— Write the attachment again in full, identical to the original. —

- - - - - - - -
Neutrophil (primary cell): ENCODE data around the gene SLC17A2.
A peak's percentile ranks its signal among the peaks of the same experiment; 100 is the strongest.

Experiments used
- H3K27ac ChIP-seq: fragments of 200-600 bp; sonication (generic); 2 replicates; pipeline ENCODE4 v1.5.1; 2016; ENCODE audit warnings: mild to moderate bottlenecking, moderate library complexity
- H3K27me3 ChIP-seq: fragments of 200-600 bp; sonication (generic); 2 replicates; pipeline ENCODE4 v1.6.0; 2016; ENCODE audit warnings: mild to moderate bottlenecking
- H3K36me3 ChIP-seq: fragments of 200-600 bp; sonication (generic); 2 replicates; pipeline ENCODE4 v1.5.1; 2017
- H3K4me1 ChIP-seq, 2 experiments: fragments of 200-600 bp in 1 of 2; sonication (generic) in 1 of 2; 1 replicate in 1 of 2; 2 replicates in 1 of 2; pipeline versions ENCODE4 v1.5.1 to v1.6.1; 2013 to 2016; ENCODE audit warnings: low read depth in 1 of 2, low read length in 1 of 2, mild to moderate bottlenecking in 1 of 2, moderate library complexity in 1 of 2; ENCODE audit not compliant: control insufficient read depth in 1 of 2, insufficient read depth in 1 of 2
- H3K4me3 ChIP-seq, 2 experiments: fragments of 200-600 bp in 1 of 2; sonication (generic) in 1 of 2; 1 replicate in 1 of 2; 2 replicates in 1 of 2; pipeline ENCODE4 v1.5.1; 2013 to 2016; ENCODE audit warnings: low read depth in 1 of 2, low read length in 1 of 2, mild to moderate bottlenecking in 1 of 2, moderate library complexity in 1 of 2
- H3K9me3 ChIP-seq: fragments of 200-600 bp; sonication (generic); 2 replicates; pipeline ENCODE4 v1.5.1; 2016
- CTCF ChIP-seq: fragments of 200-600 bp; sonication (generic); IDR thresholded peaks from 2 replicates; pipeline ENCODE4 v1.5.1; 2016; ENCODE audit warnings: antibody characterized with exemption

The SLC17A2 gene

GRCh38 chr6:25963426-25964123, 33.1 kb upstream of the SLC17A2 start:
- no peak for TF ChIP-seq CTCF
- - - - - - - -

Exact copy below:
Neutrophil (primary cell): ENCODE data around the gene SLC17A2.
A peak's percentile ranks its signal among the peaks of the same experiment; 100 is the strongest.

Experiments used
- H3K27ac ChIP-seq: fragments of 200-600 bp; sonication (generic); 2 replicates; pipeline ENCODE4 v1.5.1; 2016; ENCODE audit warnings: mild to moderate bottlenecking, moderate library complexity
- H3K27me3 ChIP-seq: fragments of 200-600 bp; sonication (generic); 2 replicates; pipeline ENCODE4 v1.6.0; 2016; ENCODE audit warnings: mild to moderate bottlenecking
- H3K36me3 ChIP-seq: fragments of 200-600 bp; sonication (generic); 2 replicates; pipeline ENCODE4 v1.5.1; 2017
- H3K4me1 ChIP-seq, 2 experiments: fragments of 200-600 bp in 1 of 2; sonication (generic) in 1 of 2; 1 replicate in 1 of 2; 2 replicates in 1 of 2; pipeline versions ENCODE4 v1.5.1 to v1.6.1; 2013 to 2016; ENCODE audit warnings: low read depth in 1 of 2, low read length in 1 of 2, mild to moderate bottlenecking in 1 of 2, moderate library complexity in 1 of 2; ENCODE audit not compliant: control insufficient read depth in 1 of 2, insufficient read depth in 1 of 2
- H3K4me3 ChIP-seq, 2 experiments: fragments of 200-600 bp in 1 of 2; sonication (generic) in 1 of 2; 1 replicate in 1 of 2; 2 replicates in 1 of 2; pipeline ENCODE4 v1.5.1; 2013 to 2016; ENCODE audit warnings: low read depth in 1 of 2, low read length in 1 of 2, mild to moderate bottlenecking in 1 of 2, moderate library complexity in 1 of 2
- H3K9me3 ChIP-seq: fragments of 200-600 bp; sonication (generic); 2 replicates; pipeline ENCODE4 v1.5.1; 2016
- CTCF ChIP-seq: fragments of 200-600 bp; sonication (generic); IDR thresholded peaks from 2 replicates; pipeline ENCODE4 v1.5.1; 2016; ENCODE audit warnings: antibody characterized with exemption

The SLC17A2 gene

GRCh38 chr6:25963426-25964123, 33.1 kb upstream of the SLC17A2 start:
- no peak for TF ChIP-seq CTCF